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The Tuskegee Airmen Are Mixed on Having an NFL Team Named After Them: 'I Am Not Sure They Are Worthy'

In this Oct. 24, 2019, file photo, Native American leaders protest against the Redskins team name outside U.S. Bank Stadium before an NFL football game between the Minnesota Vikings and the Washington Redskins in Minneapolis.
In this Oct. 24, 2019, file photo, Native American leaders protest against the Redskins team name outside U.S. Bank Stadium before an NFL football game between the Minnesota Vikings and the Washington Redskins in Minneapolis.
Photo: Bruce Kluckhohn (AP)

As someone who’s never had a professional football team named after them, I would imagine that it’d be quite the honor, but if you were to ask the surviving members of the Tuskegee Airmen the same thing, you might be surprised by their answers.

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Washington’s NFL team recently announced that they will be using a new name and logo moving forwardand that’s not due to any sense of altruism or seeing the error of their ways. It’s because corporate sponsors—namely FedEx, Nike, PepsiCo and others—forced the team’s hand.

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So what is a billion-dollar NFL franchise suffering from an identity crisis to do? Get a new name, of course. And one possible name making the rounds, thanks in part to Washington’s franchise quarterback Dwayne Haskins, is the Washington Red Tails. That name comes from the painted planes that the Tuskegee Airmen flew during World War II. But does Washington’s NFL team deserve such a distinction? Time Magazine went straight to the surviving Tuskegee pilots and got the answers.

“Absolutely,” Lt. Col. Harold Brown, 95, told Time. “Thinking about it sort of selfishly in terms of our own legacy, we are running out of pilots. Waiting a few years, that would be the end of us. I don’t know of a better way to keep that name alive than to put it on a name right behind ‘Washington.’”

There are only nine surviving Tuskegee pilots, so Brown’s concerns are warranted.

“It would be the most appropriate time to do it, in view of what’s going on in the country,” he added. “You know where my vote goes.”

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Tuskegee Airmen Inc., a non-profit organization that honors the accomplishments of Black veterans who served in and supported the Army Air Corps during WWII, released a statement expressing that they “would be honored and pleased to work with” Washington’s team “during and after the process should this name be adopted.”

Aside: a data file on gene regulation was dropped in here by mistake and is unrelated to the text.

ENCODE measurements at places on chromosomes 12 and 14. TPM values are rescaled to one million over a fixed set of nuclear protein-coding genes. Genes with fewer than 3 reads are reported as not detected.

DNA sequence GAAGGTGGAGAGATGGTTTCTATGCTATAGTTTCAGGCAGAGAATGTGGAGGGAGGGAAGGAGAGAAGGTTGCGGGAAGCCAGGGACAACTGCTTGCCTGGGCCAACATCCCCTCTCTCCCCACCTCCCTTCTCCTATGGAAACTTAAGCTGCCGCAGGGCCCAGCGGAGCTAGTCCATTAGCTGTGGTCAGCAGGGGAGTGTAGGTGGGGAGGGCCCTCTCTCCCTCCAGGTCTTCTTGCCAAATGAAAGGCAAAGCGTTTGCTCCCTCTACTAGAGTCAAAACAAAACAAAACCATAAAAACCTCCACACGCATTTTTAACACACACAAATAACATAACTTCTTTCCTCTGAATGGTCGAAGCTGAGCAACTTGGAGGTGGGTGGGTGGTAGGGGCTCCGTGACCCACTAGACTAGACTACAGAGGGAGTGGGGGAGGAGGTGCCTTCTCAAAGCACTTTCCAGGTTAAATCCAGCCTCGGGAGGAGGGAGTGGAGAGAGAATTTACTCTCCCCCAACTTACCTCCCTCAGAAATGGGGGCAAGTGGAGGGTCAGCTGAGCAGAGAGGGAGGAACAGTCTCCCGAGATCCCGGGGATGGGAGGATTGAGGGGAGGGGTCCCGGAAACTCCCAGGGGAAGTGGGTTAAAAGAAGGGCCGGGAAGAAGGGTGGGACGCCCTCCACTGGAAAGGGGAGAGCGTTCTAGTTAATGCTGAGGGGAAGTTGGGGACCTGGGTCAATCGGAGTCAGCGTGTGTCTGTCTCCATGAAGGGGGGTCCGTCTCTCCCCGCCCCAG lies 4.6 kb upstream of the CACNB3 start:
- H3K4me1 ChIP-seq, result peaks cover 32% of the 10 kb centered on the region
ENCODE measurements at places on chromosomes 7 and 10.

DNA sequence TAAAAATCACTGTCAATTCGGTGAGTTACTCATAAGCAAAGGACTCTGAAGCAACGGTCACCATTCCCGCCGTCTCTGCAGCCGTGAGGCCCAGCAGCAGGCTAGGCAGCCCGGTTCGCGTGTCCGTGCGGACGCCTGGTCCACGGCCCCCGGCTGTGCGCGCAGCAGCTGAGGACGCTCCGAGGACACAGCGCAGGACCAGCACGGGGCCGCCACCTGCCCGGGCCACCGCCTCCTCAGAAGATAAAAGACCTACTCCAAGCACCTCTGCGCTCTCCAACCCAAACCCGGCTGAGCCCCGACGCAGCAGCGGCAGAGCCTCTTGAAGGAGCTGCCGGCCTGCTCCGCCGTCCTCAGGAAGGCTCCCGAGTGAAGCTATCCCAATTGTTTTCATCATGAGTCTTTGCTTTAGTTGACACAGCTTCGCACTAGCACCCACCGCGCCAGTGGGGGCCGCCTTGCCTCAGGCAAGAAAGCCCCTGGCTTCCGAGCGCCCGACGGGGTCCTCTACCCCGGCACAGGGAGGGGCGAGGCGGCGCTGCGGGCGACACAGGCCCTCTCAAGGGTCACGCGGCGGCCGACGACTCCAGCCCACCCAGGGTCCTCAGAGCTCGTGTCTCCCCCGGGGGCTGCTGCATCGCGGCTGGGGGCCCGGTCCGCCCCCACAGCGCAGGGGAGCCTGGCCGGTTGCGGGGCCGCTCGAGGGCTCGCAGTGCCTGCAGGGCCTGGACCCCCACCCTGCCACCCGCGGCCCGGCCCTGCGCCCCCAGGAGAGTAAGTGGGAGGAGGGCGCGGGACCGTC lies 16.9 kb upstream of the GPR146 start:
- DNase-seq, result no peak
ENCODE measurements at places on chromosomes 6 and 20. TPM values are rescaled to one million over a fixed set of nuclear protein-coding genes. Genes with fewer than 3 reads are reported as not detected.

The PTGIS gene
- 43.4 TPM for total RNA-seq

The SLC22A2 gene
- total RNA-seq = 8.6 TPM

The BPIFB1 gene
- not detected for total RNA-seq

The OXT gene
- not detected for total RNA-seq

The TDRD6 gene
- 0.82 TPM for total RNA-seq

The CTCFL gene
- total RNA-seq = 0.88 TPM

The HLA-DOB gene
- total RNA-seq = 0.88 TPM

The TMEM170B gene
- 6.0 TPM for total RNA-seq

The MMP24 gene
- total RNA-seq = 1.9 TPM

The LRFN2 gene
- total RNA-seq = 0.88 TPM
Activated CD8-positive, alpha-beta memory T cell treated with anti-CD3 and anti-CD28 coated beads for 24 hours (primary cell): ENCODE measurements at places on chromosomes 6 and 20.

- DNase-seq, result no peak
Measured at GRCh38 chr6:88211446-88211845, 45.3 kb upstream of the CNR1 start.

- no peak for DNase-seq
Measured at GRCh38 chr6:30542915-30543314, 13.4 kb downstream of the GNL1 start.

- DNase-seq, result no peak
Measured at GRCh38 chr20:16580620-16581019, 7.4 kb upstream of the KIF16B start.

But not everyone is on board with the idea, and understandably so.

“I am not sure they are worthy of the Red Tail name,” Lt. Col. James Harvey, 97, told Time. “They don’t win that many games plus a lot of the players have a […] poor attitude. But, it is not my call. Just the way I feel at this point in time.”

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Other names in the running include the Lincolns, Presidents, Redhawks, Warriors and Generals, but the Red Tails is easily the most alluring—and popular. Twitter has been buzzing since Washington announced its intention to change its name and logo and a poll conducted by Yahoo Sports revealed that of 92,000 voters, Red Tails was the resounding favorite.

A decision on the name is expected to come soon. And while I’m in favor of the team becoming the Washington Red Tails, the rich history of the Tuskegee Airmen should be honored and the change shouldn’t solely be a means to atone for Washington’s previous name.

Menace to supremacy. Founder of Extraordinary Ideas and co-host and producer of The Extraordinary Negroes podcast. Impatiently waiting for ya'll to stop putting sugar in grits.

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DISCUSSION

Justsomerandoontheinternet

I have no skin in this game, but I would think if you’re going to name a team after actual people that are still living, you need to respect the shit out of their position on the matter.  Otherwise it’s an empty gesture, and likely exploitative.